Members of Congress and U.S. Capitol Police officers paid tribute Wednesday to Officer Brian Sicknick, who lay in honor for a second day in the building he died defending.
“Our promise to Brian’s family is that we will never forget his sacrifice,” House Speaker Nancy Pelosi said at a solemn memorial ceremony attended by Sicknick's family.
"Bless those who fought for freedom with him," the House chaplain said in an invocation.
One by one, Sicknick's fellow officers walked up to his remains and saluted.
After the ceremony, Sicknick’s urn was taken out of the building as hundreds of his fellow officers lined the Capitol’s east front. They saluted his hearse as it departed for Arlington National Cemetery, where he will be interred.
Sicknick died after defending the Capitol on Jan. 6 against the mob that stormed the building and interrupted the electoral count after then-President Donald Trump urged supporters on the National Mall to “fight like hell” to overturn his defeat. Capitol Police said in a statement that Sicknick, who died the next day, was injured “while physically engaging with protesters,” though a final cause of death has not yet been determined.
President Joe Biden traveled to the Capitol to pay tribute to Sicknick shortly after a ceremony Tuesday night. The president briefly placed his hand on the urn in the center of the Capitol Rotunda, saying a prayer and sadly shaking his head as he observed a memorial wreath nearby. Pelosi, Senate Majority Leader Chuck Schumer and a handful of other congressional leaders also paid their respects.
Sicknick, 42, of South River, New Jersey, enlisted in the National Guard six months after graduating high school in 1997, then deployed to Saudi Arabia and later Kyrgyzstan. He joined the Capitol Police in 2008. Like many of his fellow officers, he often worked security in the Capitol itself and was known to lawmakers, staff and others who passed through the building’s doors each morning.
Senate Majority Leader Chuck Schumer, speaking at the ceremony Wednesday, talked of the deep scars left by the assault.
He said Sicknick was the “quiet rock” of his unit who was “caught at the wrong place at the wrong time, on a day when peace was shattered.”
The day was full of solemn ceremony and of reminders of the violence that occurred a month ago. Some of the evidence remains visible, including shattered windows and dented wood doors. Sicknick's urn was carried through one of the entrances the rioters broke through, and groups of them paraded through the Rotunda where his ashes lay. The lawmakers who attended the ceremony — some of them wiping away tears — evacuated the House and Senate as the rioters closed in.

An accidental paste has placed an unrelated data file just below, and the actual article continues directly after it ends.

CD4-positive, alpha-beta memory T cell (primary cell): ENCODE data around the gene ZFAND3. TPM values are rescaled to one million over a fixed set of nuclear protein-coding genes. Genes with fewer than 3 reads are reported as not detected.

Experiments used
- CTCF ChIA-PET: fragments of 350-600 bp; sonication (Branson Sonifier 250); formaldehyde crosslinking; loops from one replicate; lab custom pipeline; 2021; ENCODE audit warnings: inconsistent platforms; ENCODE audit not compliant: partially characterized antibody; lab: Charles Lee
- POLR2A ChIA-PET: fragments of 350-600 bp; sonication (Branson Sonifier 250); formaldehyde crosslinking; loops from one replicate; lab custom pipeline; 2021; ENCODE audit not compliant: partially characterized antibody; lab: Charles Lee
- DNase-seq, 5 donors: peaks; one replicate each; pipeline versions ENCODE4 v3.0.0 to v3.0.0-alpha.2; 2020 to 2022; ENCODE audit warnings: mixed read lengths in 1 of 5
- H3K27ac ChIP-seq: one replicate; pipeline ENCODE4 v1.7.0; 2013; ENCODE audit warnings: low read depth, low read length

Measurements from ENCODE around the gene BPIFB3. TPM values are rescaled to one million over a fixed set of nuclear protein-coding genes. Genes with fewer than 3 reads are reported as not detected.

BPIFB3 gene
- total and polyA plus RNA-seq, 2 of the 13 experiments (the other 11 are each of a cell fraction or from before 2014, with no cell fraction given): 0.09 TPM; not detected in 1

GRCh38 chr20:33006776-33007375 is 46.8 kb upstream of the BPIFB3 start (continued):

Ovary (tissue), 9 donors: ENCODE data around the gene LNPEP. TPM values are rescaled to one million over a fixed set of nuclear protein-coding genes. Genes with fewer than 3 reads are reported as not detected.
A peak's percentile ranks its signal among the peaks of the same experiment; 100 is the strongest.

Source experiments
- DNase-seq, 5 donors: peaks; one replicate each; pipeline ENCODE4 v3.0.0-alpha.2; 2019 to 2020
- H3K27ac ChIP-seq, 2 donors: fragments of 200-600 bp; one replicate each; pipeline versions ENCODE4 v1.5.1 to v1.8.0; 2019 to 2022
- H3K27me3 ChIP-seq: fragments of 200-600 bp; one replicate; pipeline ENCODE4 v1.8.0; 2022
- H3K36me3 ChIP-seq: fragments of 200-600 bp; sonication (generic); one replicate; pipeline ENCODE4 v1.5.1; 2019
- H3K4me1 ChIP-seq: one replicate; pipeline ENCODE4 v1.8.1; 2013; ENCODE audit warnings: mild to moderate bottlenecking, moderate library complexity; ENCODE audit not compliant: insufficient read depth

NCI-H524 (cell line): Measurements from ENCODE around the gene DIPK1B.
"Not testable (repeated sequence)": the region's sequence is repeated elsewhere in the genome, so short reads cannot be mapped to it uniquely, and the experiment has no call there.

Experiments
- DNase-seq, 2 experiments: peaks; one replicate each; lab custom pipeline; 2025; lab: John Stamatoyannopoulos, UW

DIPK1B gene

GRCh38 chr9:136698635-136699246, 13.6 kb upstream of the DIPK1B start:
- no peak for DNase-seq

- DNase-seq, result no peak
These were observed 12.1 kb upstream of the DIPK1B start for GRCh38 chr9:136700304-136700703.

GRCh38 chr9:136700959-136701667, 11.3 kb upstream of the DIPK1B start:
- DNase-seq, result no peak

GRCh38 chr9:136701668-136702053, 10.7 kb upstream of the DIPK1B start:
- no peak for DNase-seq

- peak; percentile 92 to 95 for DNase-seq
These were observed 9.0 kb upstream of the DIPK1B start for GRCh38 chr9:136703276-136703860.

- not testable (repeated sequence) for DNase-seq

“Four weeks ago, the Rotunda was strewn with the debris of an insurrectionist mob,” Senate Republican leader Mitch McConnell said on the Senate floor Wednesday morning. “Today, it is adorned in solemn thanksgiving for the sacrifice of a hero.”
There are still questions about Sicknick's death, which was one of five as a result of the rioting. As the mob forced its way in, Sicknick was hit in the head with a fire extinguisher, two law enforcement officials said. He collapsed later on, was hospitalized and died. The officials could not discuss the ongoing investigation publicly and spoke to The Associated Press on condition of anonymity.
Investigators are also examining whether he may have ingested a chemical substance during the riot that may have contributed to his death, the officials said.
In addition to congressional leaders, guests at the ceremony included Defense Secretary Lloyd Austin, Army Gen. Mark Milley, chairman of the Joint Chiefs of Staff, and Washington Mayor Muriel Bowser. Also in attendance was Wenling Chestnut, widow of slain Capitol Police Officer Jacob Chestnut, one of two Capitol Police officers killed by a gunman in 1998. After viewing the urn, she walked to the side and sobbed quietly into a companion's shoulder.
Chestnut and the other officer who was killed, John Gibson, also lay in honor after their deaths. The only other two people to have been given the same honor are civil rights leader Rosa Parks, who died in 2005, and the Rev. Billy Graham, who died in 2018.
Democratic Sen. Dick Durbin of Illinois said on the Senate floor after the ceremony that he will remember Sicknick during the trial, and the loss that his family has endured because of Trump's baseless claims that the election was stolen from him.
“For anyone who makes the argument that when it comes to Jan. 6 it's time for America to get over it, I'm going to remember one police officer who gave his life to protect me and to protect this Capitol,” Durbin said.